Nicki Minaj – Pink Friday
Young Money/Cash Money/
November 22nd 2010
Rap is a notoriously divisive community. It stems from the very nature of the MC battle, pitting one rapper against another in a showdown of charisma and skill that has spawned from the blueprint of the freestyle to now infiltrate every aspect of the genre. Rap is a competition; between record labels, neighbourhoods and individuals. ‘Beef’ fuels much of the lyricism, allowing for displays of witty bravado and less than subtle arrogance that spits yes, I am better than you. I’m faster, sharper and hotter than you. Most importantly, a rapper is ‘hot’ when they garner controversy, and no-one has basked in the glory of such controversy recently as Nicki Minaj. Signed to Young Money (the label owned by rap behemoth and recent Rikers Island veteran Lil Wayne) and voted the 6th Hottest Rapper In The Game by MTV this month, Nicki Minaj has utterly divided the rap community. She is, in a word, bizarre. Well, superficially bizarre. She wears candy coloured wigs and calls herself the Harajuku Barbie. She only signs her female fans breasts at shows and there are even rumours that her behind is silicon-enhanced. She was also one of the most popular Halloween costumes in the U.S this year – which speaks volumes.
I’m under no illusion that it is only female rappers that have a style carved out for them to portray a certain media image; male rappers have an equally powerful visual presence, such as front row darling Kanye West for one. To call her fake because of her outlandish image would be lazy and hypocritical, and would only mirror the venomous attacks against Lil Kim, Remy Ma and Foxy Brown in the mid 90s. How dare a woman invade such a hyper-masculine genre in platform heels and not much else to go nose to nose to rap about sex, violence and super-ego with a bite often harder than that of their male counterparts?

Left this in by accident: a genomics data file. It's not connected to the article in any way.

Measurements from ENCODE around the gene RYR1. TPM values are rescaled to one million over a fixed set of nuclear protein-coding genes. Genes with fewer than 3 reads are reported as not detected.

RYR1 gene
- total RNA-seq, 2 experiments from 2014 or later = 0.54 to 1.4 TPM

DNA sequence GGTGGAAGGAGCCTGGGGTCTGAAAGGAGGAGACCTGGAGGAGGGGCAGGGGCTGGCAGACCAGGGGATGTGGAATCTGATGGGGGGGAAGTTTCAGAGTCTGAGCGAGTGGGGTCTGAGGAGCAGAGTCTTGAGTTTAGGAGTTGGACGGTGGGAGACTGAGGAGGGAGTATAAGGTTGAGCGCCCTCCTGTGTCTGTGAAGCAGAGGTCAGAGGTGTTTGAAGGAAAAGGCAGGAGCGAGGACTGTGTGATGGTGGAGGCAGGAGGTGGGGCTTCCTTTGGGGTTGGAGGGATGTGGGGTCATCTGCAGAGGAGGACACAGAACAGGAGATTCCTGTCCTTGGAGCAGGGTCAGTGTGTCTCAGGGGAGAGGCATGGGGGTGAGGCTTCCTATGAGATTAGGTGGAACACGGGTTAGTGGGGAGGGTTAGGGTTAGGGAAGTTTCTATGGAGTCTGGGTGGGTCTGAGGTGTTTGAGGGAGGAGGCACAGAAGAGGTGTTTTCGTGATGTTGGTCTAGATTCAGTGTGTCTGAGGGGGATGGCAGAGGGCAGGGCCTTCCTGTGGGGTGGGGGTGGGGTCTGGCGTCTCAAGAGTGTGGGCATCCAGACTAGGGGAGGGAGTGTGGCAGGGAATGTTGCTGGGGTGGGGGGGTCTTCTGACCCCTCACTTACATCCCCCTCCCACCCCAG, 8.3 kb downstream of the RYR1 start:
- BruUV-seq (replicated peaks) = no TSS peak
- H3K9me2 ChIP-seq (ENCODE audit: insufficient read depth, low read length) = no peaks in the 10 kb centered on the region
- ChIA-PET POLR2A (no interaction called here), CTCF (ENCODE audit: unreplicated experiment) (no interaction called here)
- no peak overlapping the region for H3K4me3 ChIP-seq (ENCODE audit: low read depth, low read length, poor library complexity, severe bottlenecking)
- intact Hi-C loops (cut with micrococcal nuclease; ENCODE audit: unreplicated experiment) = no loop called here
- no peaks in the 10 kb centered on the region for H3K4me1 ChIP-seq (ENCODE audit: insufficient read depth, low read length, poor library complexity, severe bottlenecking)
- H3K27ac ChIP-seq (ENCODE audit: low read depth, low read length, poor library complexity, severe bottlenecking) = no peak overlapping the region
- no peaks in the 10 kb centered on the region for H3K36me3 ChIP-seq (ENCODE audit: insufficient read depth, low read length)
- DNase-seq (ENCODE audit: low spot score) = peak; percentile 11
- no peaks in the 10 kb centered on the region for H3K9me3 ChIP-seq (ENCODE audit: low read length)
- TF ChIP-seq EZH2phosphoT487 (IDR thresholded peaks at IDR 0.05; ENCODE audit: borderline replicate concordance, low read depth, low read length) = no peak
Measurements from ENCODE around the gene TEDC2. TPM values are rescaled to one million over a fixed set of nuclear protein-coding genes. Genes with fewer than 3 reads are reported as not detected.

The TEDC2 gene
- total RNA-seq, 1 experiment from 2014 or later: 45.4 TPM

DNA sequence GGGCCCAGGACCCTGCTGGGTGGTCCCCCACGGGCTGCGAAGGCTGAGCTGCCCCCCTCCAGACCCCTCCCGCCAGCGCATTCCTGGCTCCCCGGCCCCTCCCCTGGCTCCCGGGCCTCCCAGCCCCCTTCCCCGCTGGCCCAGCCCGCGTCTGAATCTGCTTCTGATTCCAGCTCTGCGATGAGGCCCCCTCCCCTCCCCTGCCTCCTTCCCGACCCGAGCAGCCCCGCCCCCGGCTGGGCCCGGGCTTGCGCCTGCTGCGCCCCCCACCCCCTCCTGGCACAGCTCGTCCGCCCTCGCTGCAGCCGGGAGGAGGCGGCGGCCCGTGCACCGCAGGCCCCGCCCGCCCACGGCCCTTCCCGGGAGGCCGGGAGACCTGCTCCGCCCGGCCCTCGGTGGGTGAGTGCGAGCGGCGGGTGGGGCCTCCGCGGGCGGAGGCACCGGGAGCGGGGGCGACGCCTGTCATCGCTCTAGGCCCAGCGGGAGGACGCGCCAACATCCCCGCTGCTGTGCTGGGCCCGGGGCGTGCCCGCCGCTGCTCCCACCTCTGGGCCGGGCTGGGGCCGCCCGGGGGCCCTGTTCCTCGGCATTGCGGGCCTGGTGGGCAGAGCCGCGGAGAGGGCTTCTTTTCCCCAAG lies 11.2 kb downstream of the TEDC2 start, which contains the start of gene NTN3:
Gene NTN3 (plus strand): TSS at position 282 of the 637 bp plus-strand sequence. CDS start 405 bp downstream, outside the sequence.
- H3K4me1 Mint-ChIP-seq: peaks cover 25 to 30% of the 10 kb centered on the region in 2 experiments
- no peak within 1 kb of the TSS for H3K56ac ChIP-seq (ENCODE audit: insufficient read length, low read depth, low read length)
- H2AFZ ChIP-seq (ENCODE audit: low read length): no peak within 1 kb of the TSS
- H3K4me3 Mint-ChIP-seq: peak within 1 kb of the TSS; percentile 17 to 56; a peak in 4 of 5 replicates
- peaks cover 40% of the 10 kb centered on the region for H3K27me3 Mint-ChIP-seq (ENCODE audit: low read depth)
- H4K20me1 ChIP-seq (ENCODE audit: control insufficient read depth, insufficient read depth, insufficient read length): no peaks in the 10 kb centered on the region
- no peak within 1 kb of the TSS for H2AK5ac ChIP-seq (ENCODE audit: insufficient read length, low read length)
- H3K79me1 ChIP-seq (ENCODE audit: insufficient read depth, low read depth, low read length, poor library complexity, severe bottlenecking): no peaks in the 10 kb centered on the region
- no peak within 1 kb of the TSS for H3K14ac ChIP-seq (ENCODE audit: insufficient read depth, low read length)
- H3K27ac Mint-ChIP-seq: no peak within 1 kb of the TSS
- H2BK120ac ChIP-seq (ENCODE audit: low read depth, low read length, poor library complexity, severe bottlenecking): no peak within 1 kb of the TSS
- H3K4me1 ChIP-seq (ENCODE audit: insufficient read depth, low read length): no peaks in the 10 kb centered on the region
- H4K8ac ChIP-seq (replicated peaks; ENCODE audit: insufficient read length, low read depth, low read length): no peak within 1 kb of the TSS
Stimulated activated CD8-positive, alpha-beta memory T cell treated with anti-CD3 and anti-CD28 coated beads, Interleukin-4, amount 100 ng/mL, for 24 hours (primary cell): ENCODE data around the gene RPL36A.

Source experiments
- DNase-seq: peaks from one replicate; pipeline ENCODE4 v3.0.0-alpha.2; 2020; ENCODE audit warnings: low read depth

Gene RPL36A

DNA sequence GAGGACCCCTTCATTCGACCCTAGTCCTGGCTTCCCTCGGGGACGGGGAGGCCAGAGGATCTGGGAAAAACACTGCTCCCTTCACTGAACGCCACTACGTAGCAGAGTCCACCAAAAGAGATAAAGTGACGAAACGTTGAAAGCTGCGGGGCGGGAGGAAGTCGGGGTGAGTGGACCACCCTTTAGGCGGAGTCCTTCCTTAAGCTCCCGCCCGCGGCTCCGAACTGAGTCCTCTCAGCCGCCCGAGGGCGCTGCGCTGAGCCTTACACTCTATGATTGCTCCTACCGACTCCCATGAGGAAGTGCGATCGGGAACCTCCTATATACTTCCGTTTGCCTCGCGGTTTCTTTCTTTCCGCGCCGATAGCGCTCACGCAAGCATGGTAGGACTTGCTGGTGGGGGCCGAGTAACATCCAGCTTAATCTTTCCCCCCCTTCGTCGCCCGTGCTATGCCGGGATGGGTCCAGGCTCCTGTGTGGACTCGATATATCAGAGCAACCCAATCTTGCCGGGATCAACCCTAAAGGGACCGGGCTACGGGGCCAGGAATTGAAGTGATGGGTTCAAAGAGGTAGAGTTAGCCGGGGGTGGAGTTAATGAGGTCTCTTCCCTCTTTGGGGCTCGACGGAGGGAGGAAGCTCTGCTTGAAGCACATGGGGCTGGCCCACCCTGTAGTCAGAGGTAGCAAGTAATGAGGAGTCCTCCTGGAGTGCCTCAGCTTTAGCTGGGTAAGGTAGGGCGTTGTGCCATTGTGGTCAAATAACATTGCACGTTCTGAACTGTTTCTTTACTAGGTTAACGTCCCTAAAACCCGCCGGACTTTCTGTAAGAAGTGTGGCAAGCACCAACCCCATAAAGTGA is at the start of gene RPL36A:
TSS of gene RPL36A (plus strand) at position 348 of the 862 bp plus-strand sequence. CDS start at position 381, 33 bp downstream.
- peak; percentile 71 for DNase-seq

As a woman and a fan of rap music, I feel I am naturally predisposed to defend female rappers in this sense. But I cannot defend Nicki Minaj. I resent that she is being portrayed as the female voice of rap. It is not about her skill, her appearances on the Come Up dvd series early on in her career prove that her flow punches hard and her lyrics are at turns tongue-in-cheek and deadly serious. It is that her debut album Pink Friday is a culmination of all that has left a bad taste in my mouth from the American commercial rap scene in recent years. It started with T-Pain’s auto tune phenomenon, and it reaches a sour plateau with Pink Friday.
The production credits on the album are limp and some truly great opportunities have been missed here. No one should get Will.I.Am to produce their record. Her sampling of Annie Lennox’s No More I Love You’s on Your Love and The Buggles’ Video Killed The Radio Star on Check It Out are grating and unnecessary. This somewhat twee attempt to merge rap with superficially opposing pop culture references comes across as a poorly executed mash-up rather than a clever sample. Minaj’s once biting New York slang shifts between alter-ego gimmicks and exaggerated impersonations of various accents that leaves your head reeling for all the wrong reasons, and her venture into romantic R’n’B on Right Thru Me succumbs to the inexpressibly awful merging of brash electro-pop and rap that has seen Rihanna recently morph into the black Katy Perry.
There are a few tracks on Pink Friday that display Minaj’s characteristically cheeky sense of humour, with Blazin’ one of the few times on the album where she sustains a verse without cracking into her lip-curling barks. Lyrically however the flame is dull. When she sneers “If I had a dick/ I would pull it out and piss on ’em”, she’s barely hanging onto that brashness that she visually portrays. If one of the few women in rap can only brag about her prowess in relation to the countless men in the scene, then apparent girl-power message she’s been touting falls a little flat.
When Minaj explodes through the stratosphere this year as she is predicted to she’ll probably divide opinion even further but in rap, that’s hardly proven to be damaging. This one is for the haters.